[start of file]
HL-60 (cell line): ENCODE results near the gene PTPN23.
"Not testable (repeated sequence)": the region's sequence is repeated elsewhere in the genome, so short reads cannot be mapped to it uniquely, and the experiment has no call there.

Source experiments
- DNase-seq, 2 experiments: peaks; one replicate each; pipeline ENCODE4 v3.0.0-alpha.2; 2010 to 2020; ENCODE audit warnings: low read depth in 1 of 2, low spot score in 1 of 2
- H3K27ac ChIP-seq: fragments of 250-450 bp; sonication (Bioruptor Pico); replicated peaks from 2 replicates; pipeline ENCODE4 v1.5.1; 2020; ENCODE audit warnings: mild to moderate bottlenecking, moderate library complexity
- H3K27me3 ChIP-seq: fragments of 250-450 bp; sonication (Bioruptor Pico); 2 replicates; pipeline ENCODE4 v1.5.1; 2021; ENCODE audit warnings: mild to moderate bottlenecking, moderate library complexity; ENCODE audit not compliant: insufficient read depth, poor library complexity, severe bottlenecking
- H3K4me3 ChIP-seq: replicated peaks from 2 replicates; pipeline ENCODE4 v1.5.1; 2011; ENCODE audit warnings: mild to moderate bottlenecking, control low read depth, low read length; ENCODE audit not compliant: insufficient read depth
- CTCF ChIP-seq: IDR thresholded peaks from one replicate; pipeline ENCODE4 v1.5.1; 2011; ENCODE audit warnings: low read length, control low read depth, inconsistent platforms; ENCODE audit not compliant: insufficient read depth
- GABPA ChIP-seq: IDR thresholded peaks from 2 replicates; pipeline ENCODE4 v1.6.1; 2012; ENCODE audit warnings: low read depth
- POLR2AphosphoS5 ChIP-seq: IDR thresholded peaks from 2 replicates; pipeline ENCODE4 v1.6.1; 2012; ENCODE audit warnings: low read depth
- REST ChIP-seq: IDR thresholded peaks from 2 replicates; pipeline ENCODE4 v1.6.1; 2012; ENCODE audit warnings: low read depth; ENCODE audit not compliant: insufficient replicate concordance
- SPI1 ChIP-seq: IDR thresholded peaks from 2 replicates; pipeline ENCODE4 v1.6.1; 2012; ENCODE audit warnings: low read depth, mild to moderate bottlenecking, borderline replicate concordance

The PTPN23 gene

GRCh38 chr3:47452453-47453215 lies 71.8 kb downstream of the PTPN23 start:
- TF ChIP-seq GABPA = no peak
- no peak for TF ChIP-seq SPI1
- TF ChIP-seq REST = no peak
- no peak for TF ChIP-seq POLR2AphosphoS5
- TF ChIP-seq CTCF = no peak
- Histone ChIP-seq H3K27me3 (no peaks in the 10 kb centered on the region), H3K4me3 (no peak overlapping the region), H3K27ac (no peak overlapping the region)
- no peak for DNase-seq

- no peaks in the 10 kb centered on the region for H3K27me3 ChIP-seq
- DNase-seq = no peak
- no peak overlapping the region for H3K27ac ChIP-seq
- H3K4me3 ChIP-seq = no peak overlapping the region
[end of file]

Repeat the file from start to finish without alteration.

HL-60 (cell line): ENCODE results near the gene PTPN23.
"Not testable (repeated sequence)": the region's sequence is repeated elsewhere in the genome, so short reads cannot be mapped to it uniquely, and the experiment has no call there.

Source experiments
- DNase-seq, 2 experiments: peaks; one replicate each; pipeline ENCODE4 v3.0.0-alpha.2; 2010 to 2020; ENCODE audit warnings: low read depth in 1 of 2, low spot score in 1 of 2
- H3K27ac ChIP-seq: fragments of 250-450 bp; sonication (Bioruptor Pico); replicated peaks from 2 replicates; pipeline ENCODE4 v1.5.1; 2020; ENCODE audit warnings: mild to moderate bottlenecking, moderate library complexity
- H3K27me3 ChIP-seq: fragments of 250-450 bp; sonication (Bioruptor Pico); 2 replicates; pipeline ENCODE4 v1.5.1; 2021; ENCODE audit warnings: mild to moderate bottlenecking, moderate library complexity; ENCODE audit not compliant: insufficient read depth, poor library complexity, severe bottlenecking
- H3K4me3 ChIP-seq: replicated peaks from 2 replicates; pipeline ENCODE4 v1.5.1; 2011; ENCODE audit warnings: mild to moderate bottlenecking, control low read depth, low read length; ENCODE audit not compliant: insufficient read depth
- CTCF ChIP-seq: IDR thresholded peaks from one replicate; pipeline ENCODE4 v1.5.1; 2011; ENCODE audit warnings: low read length, control low read depth, inconsistent platforms; ENCODE audit not compliant: insufficient read depth
- GABPA ChIP-seq: IDR thresholded peaks from 2 replicates; pipeline ENCODE4 v1.6.1; 2012; ENCODE audit warnings: low read depth
- POLR2AphosphoS5 ChIP-seq: IDR thresholded peaks from 2 replicates; pipeline ENCODE4 v1.6.1; 2012; ENCODE audit warnings: low read depth
- REST ChIP-seq: IDR thresholded peaks from 2 replicates; pipeline ENCODE4 v1.6.1; 2012; ENCODE audit warnings: low read depth; ENCODE audit not compliant: insufficient replicate concordance
- SPI1 ChIP-seq: IDR thresholded peaks from 2 replicates; pipeline ENCODE4 v1.6.1; 2012; ENCODE audit warnings: low read depth, mild to moderate bottlenecking, borderline replicate concordance

The PTPN23 gene

GRCh38 chr3:47452453-47453215 lies 71.8 kb downstream of the PTPN23 start:
- TF ChIP-seq GABPA = no peak
- no peak for TF ChIP-seq SPI1
- TF ChIP-seq REST = no peak
- no peak for TF ChIP-seq POLR2AphosphoS5
- TF ChIP-seq CTCF = no peak
- Histone ChIP-seq H3K27me3 (no peaks in the 10 kb centered on the region), H3K4me3 (no peak overlapping the region), H3K27ac (no peak overlapping the region)
- no peak for DNase-seq

- no peaks in the 10 kb centered on the region for H3K27me3 ChIP-seq
- DNase-seq = no peak
- no peak overlapping the region for H3K27ac ChIP-seq
- H3K4me3 ChIP-seq = no peak overlapping the region